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Wednesday, November 19, 1997 Published at 18:17 GMT


Luxor locals express anger, sorrow at massacre

The massacre has been disastrous for Luxor locals

The massacre of foreign tourists in Luxor has raised fears about its impact on the local economy, which is heavily dependent on tourism.

BBC Correspondent Barbara Plett said that the tourist bazaar was eerily quiet at a popular temple near Luxor on Wednesday. Shopkeepers unfurled banners expressing anger and sorrow.

"The blood of our guests in the land of Luxor is the blood of millions of Egyptians," read one. "No, no, and thousands of times No to terrorism", said another.

Store owners could only say they hoped business would pick up soon. Shopkeepers said the number of visitors was down by about 75%.

One proprietor said that Egyptians were upset by more than the blow to their livelihood.

"Believe me, we feel sorry for every person who was killed as if he was a brother or a son or a father, you know. Because we think that they are our guests here and Egyptians naturally they love their guests. And believe me that's against Islam."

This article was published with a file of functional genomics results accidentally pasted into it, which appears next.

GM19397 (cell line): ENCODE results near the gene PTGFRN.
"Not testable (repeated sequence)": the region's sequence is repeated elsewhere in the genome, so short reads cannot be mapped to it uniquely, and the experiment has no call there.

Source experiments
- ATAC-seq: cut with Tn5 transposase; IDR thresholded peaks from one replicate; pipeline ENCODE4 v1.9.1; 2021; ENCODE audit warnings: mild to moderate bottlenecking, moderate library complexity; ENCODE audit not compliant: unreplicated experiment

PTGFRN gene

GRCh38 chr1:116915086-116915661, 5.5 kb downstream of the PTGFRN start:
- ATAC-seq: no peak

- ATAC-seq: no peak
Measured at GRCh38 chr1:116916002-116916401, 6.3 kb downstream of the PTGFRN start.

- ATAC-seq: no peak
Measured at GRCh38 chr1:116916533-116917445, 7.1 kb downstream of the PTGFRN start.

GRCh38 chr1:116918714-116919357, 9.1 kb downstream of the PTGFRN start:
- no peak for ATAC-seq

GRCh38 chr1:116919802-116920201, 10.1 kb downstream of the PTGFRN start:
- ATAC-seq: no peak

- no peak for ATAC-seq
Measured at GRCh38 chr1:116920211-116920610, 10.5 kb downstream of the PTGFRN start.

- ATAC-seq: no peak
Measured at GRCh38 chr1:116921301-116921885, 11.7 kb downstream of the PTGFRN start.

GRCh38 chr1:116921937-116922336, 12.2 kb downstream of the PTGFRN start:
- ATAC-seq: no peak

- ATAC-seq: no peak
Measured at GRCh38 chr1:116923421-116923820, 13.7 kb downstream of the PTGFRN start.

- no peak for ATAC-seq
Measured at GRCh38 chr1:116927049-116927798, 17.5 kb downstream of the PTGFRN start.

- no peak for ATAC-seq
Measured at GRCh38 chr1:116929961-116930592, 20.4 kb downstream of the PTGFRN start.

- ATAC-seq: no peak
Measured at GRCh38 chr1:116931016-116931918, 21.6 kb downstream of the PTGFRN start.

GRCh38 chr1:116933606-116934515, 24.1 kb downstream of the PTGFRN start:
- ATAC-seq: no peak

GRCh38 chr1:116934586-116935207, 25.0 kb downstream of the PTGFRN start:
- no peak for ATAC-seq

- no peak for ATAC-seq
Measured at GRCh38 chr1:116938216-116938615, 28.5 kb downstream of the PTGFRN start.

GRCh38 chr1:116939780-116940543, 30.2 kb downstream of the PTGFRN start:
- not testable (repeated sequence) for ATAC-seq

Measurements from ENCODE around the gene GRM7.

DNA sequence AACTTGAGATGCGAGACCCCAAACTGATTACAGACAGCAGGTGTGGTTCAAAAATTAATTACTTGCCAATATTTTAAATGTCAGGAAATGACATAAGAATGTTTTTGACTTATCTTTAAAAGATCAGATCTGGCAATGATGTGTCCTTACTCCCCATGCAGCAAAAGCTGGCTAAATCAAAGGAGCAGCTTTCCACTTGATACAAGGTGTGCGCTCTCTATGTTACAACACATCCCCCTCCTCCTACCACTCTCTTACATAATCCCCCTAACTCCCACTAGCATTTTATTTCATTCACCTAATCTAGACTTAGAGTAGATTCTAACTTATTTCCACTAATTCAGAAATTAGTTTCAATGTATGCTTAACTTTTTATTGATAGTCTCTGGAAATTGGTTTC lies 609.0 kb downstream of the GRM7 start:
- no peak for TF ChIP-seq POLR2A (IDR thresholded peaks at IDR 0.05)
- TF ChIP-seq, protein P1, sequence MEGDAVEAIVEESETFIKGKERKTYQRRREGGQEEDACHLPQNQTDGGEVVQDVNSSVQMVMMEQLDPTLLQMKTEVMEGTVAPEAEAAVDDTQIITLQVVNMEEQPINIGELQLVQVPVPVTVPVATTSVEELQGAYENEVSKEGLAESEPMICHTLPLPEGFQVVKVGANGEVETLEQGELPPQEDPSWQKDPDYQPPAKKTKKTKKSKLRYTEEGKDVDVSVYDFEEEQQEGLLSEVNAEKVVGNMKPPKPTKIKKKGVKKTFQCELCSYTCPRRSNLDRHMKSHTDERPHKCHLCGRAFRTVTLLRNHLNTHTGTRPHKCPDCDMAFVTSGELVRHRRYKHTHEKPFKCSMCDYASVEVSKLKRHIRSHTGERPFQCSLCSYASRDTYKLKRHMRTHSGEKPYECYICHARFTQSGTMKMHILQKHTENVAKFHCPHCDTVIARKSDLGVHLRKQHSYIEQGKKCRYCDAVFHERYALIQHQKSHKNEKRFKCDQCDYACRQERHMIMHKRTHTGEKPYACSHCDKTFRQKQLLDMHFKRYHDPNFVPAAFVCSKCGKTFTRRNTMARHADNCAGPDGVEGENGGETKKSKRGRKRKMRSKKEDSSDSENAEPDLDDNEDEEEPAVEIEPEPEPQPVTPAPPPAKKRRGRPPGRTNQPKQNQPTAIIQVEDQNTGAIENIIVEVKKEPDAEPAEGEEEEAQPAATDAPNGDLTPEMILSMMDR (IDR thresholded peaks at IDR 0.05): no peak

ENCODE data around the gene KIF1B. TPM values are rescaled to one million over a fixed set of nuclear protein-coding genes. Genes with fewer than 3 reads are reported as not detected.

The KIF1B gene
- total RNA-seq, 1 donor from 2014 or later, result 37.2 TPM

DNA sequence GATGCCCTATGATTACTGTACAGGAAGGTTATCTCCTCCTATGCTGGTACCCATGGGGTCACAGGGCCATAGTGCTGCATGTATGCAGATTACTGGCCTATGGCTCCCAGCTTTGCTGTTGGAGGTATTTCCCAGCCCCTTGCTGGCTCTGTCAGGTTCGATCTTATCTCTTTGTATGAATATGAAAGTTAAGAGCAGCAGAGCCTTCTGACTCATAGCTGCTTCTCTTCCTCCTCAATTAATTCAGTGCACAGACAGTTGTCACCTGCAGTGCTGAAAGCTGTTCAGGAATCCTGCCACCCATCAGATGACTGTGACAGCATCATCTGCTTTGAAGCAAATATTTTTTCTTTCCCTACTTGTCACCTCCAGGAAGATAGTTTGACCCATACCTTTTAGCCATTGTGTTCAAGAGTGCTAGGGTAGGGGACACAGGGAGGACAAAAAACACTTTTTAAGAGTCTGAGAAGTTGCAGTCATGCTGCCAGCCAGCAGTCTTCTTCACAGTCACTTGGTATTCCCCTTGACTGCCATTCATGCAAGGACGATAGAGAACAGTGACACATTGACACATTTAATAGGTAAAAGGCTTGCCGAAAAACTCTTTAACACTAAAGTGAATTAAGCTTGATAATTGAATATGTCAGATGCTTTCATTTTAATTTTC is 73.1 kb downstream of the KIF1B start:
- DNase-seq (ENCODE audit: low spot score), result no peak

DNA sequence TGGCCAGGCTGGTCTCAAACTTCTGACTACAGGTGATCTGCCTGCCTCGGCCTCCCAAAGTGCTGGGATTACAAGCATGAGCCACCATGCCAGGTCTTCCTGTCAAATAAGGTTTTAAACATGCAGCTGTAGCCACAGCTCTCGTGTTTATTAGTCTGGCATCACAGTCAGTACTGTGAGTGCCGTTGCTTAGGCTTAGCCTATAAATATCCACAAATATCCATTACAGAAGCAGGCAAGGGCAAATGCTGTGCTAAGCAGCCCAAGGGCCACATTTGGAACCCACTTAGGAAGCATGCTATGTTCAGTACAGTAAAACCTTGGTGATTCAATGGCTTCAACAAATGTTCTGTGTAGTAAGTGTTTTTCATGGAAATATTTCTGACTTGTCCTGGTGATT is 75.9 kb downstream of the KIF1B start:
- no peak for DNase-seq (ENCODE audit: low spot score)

Egyptians held hostage by attack

[ image: Egypt's reputation is suffering]
Egypt's reputation is suffering

The first signs of an economic slump have the locals worried. Thousands of tourists have fled Egypt; many more around the world have decided to scrap their tours following the massacre at the Hatshepsut temple.

On the streets there is sadness and anger at the militants who so brutally slaughtered scores of helpless people.

[ image: Shopkeepers sit idly in the Luxor markets]
Shopkeepers sit idly in the Luxor markets
The shopkeepers said they and other Luxor residents planned to march to Hatshepsut Temple to lay flowers in memory of the victims.

Some of them are also saying that security guards had not been diligent enough, that there had not been enough police at the site.

Rays of hope

Nevertheless they have faith that things will change. Militants had never struck in Luxor before and President Mubarak has promised to tighten security.

There are some signs of hope.

To the joy of Egyptian officials, tourists turned out in unexpectedly large numbers at the Giza Pyramids on Wednesday. An official said that 1,500 visited the site, compared to 4,000 on a normal day.

"It's below the normal number, but the important thing is that they are here. We are very happy at this," the director of the Pyramids site, Zahi Hawass said.

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